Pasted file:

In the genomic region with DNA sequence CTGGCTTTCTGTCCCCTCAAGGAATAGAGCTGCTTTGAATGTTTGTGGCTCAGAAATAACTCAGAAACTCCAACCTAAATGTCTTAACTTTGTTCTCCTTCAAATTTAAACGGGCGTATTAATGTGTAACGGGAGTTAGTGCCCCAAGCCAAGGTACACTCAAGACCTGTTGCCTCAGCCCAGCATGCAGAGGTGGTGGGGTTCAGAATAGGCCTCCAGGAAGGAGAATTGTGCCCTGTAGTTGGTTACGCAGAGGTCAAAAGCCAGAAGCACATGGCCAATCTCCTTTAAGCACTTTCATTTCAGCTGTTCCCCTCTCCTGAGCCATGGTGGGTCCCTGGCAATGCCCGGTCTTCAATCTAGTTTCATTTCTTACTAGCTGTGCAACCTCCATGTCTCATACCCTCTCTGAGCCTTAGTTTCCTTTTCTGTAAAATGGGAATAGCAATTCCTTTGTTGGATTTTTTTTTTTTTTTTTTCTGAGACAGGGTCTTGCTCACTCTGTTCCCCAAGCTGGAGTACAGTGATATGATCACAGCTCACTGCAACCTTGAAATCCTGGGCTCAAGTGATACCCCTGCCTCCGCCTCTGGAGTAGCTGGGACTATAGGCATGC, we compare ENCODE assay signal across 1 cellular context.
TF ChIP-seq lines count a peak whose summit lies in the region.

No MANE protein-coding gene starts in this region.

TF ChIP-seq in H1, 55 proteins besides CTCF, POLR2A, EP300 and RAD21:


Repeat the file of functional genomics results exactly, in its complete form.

In the genomic region with DNA sequence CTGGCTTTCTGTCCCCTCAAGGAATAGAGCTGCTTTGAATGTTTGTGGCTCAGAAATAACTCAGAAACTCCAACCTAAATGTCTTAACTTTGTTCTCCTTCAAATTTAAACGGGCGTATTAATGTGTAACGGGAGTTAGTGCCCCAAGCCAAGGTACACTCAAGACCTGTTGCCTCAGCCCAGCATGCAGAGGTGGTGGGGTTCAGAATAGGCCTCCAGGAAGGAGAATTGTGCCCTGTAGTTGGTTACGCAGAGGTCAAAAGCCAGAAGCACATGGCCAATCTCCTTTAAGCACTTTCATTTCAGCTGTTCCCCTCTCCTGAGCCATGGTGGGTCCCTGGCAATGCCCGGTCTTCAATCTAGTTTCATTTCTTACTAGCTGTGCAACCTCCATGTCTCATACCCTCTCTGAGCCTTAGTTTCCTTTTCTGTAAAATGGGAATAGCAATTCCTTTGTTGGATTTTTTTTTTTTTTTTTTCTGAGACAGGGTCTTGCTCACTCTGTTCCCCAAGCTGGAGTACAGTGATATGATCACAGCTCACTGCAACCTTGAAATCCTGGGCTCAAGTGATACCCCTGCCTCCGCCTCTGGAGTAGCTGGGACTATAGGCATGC, we compare ENCODE assay signal across 1 cellular context.
TF ChIP-seq lines count a peak whose summit lies in the region.

No MANE protein-coding gene starts in this region.

TF ChIP-seq in H1, 55 proteins besides CTCF, POLR2A, EP300 and RAD21: